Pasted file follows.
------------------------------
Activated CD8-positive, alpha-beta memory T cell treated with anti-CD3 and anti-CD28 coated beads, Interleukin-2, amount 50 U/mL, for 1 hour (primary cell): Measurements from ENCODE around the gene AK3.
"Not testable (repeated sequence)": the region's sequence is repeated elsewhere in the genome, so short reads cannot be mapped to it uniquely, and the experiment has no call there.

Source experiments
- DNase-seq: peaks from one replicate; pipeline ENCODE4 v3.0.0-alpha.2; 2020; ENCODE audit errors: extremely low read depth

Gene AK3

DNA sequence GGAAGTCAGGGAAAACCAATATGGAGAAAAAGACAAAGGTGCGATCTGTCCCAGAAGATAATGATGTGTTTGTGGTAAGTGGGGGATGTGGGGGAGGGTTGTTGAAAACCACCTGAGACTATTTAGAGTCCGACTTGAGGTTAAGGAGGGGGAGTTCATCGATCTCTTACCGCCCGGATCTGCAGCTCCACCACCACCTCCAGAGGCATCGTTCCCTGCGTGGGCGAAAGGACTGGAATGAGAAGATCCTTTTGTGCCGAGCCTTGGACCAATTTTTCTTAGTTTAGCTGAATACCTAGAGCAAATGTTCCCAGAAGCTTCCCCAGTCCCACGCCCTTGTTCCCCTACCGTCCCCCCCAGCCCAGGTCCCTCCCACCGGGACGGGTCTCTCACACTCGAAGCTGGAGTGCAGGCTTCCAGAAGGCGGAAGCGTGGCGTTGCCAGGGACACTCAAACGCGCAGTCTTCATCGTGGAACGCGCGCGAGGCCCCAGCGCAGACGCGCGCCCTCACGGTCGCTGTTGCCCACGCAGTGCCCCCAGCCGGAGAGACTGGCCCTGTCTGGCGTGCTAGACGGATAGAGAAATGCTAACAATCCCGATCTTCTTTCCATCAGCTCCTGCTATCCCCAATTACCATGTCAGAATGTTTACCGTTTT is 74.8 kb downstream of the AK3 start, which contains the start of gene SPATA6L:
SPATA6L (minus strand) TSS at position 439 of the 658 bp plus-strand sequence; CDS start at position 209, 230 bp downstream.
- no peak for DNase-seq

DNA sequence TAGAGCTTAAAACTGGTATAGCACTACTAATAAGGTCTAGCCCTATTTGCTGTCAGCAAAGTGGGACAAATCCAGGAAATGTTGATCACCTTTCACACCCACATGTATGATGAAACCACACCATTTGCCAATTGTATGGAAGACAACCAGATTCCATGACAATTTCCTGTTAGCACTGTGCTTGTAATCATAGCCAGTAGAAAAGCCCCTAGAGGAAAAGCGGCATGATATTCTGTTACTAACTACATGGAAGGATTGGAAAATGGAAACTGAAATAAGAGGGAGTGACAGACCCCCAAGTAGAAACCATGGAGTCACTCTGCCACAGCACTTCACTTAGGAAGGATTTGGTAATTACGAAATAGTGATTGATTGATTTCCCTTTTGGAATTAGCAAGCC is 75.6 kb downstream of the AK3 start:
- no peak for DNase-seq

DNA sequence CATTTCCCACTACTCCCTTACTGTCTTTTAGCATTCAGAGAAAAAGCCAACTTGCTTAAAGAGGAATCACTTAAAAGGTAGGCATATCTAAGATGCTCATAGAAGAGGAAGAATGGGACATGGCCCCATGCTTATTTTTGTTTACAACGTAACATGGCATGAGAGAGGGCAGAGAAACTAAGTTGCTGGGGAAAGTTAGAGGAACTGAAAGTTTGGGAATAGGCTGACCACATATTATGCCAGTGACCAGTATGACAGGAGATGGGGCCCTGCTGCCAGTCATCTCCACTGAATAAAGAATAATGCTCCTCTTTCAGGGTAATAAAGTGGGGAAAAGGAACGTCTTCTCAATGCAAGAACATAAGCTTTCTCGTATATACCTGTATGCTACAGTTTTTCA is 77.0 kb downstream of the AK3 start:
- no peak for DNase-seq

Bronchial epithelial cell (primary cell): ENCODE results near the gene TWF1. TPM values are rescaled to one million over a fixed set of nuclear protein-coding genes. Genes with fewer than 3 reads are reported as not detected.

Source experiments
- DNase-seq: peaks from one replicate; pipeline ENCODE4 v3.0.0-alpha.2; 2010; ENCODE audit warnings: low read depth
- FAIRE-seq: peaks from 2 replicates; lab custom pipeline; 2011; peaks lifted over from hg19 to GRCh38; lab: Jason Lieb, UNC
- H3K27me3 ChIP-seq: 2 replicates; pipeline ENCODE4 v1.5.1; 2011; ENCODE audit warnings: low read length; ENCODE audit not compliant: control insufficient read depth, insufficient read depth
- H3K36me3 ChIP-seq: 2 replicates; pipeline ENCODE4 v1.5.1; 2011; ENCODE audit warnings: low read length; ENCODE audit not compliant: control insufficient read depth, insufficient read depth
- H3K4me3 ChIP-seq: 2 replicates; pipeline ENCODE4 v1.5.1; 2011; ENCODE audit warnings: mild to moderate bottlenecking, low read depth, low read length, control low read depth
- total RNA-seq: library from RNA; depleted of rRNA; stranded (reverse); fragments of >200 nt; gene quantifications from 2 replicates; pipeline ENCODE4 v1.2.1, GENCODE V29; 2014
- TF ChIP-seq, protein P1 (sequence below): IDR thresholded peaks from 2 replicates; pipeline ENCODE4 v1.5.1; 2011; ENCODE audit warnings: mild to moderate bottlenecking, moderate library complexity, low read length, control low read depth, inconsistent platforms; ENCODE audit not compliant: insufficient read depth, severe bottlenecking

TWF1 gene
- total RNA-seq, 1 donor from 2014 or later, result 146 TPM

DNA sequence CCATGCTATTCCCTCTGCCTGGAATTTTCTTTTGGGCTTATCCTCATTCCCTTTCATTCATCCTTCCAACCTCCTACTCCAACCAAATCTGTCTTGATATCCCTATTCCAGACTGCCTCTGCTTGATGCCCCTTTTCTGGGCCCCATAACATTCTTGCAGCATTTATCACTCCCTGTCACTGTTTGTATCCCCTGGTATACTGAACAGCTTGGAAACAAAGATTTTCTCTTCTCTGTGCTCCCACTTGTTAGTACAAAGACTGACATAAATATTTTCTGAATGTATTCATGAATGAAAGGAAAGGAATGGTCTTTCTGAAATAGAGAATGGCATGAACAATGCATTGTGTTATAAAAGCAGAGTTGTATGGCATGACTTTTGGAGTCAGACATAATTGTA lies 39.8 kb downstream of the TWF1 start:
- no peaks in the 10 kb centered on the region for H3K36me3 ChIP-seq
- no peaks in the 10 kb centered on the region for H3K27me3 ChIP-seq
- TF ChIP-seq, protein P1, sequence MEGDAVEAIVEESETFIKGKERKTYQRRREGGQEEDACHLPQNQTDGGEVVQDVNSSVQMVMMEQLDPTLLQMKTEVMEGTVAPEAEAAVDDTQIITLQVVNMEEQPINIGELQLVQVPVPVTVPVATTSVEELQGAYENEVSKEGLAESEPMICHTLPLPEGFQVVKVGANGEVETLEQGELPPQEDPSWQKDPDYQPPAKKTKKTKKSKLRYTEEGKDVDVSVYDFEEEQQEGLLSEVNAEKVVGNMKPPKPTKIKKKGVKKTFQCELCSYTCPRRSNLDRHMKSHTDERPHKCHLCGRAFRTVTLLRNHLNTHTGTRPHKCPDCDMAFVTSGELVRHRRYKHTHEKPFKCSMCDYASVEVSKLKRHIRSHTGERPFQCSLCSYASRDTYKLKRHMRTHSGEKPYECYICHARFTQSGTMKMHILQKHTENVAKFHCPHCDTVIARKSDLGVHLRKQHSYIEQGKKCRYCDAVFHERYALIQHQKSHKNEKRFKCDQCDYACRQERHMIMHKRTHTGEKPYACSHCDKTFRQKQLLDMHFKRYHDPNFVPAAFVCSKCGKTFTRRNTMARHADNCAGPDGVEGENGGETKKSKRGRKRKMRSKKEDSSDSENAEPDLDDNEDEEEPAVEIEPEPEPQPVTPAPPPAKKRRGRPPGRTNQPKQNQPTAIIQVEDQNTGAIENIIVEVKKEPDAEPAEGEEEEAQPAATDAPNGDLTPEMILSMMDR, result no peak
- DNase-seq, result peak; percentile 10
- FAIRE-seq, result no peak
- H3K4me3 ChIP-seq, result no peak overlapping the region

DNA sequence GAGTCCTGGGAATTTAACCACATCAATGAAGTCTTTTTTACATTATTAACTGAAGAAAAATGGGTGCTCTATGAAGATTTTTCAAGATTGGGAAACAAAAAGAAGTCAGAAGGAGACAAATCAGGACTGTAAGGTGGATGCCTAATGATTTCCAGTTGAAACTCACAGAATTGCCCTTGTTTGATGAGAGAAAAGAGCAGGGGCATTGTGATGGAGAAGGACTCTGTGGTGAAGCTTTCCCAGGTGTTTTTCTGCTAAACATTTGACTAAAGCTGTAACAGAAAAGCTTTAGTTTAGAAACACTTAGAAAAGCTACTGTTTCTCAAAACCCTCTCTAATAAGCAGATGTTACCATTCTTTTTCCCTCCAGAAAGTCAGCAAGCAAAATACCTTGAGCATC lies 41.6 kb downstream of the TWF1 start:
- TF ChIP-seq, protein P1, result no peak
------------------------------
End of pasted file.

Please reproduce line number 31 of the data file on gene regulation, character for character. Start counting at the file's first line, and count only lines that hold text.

DNA sequence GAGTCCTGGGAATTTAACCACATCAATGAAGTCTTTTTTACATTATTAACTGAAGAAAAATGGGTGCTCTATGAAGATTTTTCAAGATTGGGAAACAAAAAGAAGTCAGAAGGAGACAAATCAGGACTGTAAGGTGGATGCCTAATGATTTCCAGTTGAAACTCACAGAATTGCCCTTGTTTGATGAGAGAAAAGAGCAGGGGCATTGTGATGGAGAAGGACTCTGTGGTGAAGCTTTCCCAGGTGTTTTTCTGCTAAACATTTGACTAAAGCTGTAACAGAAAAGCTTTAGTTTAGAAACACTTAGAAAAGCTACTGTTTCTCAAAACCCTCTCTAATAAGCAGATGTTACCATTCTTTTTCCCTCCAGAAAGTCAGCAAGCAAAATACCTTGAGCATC lies 41.6 kb downstream of the TWF1 start: